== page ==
Of the many classes throughout human history, few capture the mind’s fascination as much as the military nobility of medieval and early-modern Japan—the samurai. The artistry of their materials, the technology behind their blades, and the details of their tradition represent a rich tapestry that today still maintains a presence in Japanese and pop culture.
Featuring more than 150 spectacular artifacts from the Peabody Museum—along with objects from the Yale University Art Gallery, the Yale Collection of Musical Instruments, and the Sterling Memorial Library—Samurai and the Culture of Japan’s Great Peace brings the origin and incredible history of the samurai to life, from the incessant wars of their early centuries to the Great Peace of the Tokugawa period that concluded their reign.
Focusing on the Great Peace—the longest peace that any large human society has known—the exhibition will invite you to consider the samurai in a new light: as not only warriors but also bureaucrats, admirers of the arts, and keepers of peace for their final 250 years. The exhibition will also highlight the history of the collections of the Peabody, beginning with its first director O. C. Marsh and including a parade of extraordinary collectors.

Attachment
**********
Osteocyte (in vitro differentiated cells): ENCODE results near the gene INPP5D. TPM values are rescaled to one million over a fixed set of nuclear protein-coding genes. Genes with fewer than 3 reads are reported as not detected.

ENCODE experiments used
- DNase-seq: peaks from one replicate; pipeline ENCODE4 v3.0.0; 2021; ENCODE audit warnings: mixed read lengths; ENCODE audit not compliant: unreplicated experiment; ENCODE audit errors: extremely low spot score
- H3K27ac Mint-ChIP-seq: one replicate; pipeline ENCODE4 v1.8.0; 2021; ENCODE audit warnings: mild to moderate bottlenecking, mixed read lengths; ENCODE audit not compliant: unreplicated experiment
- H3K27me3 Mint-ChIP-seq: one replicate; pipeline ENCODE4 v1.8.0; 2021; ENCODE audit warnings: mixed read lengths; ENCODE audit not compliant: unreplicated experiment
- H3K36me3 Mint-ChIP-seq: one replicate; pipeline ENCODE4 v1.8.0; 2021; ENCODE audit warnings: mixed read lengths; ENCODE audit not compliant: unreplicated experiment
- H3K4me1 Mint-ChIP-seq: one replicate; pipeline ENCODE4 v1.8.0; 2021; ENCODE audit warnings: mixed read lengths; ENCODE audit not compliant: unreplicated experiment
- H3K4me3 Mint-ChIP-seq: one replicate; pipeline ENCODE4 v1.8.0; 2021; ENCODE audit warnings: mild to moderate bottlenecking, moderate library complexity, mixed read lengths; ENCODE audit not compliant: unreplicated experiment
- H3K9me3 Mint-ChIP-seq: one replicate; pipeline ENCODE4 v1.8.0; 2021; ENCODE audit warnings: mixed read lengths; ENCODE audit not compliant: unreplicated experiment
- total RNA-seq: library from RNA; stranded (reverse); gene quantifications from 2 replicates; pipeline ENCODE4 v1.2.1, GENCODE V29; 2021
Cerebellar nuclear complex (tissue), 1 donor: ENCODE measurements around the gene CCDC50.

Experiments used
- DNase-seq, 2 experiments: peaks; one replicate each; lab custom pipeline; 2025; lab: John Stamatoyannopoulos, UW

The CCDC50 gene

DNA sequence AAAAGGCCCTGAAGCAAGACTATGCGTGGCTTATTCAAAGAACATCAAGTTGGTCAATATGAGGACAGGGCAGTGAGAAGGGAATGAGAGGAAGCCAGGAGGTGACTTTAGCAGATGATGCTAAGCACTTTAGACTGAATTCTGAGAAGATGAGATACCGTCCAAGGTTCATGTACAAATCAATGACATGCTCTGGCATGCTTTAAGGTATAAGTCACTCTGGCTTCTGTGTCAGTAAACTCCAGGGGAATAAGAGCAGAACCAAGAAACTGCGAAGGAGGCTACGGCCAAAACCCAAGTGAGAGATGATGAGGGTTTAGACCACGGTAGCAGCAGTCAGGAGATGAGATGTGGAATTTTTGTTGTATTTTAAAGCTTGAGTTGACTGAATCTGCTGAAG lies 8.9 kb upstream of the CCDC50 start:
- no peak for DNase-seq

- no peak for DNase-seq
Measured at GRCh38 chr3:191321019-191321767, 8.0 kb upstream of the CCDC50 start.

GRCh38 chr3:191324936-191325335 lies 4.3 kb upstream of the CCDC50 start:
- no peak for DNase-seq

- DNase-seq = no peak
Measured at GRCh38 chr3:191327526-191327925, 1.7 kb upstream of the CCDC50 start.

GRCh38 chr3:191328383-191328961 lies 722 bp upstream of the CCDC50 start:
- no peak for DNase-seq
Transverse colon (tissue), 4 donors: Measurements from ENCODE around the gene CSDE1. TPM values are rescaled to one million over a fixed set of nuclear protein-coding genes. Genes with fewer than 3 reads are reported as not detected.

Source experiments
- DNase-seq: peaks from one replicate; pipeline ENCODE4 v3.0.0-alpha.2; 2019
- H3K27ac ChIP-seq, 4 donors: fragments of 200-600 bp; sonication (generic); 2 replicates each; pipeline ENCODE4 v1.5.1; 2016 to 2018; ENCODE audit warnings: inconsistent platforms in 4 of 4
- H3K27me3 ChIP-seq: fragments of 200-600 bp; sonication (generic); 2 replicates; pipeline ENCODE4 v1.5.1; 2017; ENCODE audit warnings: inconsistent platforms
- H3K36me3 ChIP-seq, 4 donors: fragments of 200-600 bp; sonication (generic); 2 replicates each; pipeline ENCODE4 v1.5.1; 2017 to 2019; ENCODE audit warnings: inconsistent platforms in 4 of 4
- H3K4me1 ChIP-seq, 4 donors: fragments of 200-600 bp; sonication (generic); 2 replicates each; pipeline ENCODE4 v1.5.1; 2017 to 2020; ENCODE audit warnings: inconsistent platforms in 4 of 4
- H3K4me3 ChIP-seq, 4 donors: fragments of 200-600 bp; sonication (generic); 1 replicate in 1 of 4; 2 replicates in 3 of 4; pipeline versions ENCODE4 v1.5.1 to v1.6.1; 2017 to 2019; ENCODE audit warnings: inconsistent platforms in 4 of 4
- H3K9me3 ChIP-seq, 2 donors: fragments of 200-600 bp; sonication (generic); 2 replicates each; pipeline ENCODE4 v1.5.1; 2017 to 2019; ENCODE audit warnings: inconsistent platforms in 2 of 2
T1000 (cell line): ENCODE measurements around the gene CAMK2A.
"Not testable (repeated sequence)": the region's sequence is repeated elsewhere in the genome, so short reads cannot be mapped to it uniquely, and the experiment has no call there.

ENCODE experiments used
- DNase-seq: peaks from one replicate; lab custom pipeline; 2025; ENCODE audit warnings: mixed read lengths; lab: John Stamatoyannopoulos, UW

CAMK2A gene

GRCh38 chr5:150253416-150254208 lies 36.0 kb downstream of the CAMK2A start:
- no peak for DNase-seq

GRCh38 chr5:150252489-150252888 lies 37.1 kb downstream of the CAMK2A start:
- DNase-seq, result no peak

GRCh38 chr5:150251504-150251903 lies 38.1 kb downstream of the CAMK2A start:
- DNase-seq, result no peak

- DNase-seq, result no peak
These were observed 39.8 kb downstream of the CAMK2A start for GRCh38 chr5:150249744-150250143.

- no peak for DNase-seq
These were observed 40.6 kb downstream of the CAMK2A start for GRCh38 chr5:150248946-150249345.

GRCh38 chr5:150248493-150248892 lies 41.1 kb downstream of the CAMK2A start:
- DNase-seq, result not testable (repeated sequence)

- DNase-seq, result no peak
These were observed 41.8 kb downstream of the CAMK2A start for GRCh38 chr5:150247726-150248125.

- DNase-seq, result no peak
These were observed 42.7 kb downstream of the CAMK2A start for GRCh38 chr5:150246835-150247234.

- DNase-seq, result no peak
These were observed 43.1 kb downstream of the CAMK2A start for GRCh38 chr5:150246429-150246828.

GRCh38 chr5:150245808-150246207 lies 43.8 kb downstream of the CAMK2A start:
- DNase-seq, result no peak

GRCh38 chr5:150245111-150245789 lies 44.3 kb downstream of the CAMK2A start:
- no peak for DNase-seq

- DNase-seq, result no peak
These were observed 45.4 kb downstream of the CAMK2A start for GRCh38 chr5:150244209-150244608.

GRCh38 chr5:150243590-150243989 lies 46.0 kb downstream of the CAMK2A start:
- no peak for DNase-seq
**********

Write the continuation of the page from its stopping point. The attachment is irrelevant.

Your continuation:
Developed by the Museum’s exhibition staff and a team of Yale historians, Samurai and the Culture of Japan’s Great Peace presents the history of the samurai as complex and unexpected. Throughout 2015, we invite you to explore the beauty of Japan’s elite warriors and their stories of honor, nobility, and violence. Be sure to see this very special display.
On view through January 3, 2016.
Presenting Media Sponsor WSHU Public Radio
Support for Samurai and the Culture of Japan’s Great Peace was generously provided by Connecticut Humanities, the Council on East Asian Studies at Yale University, the E. Rhodes and Leona B. Carpenter Foundation, and The Japan Foundation, New York.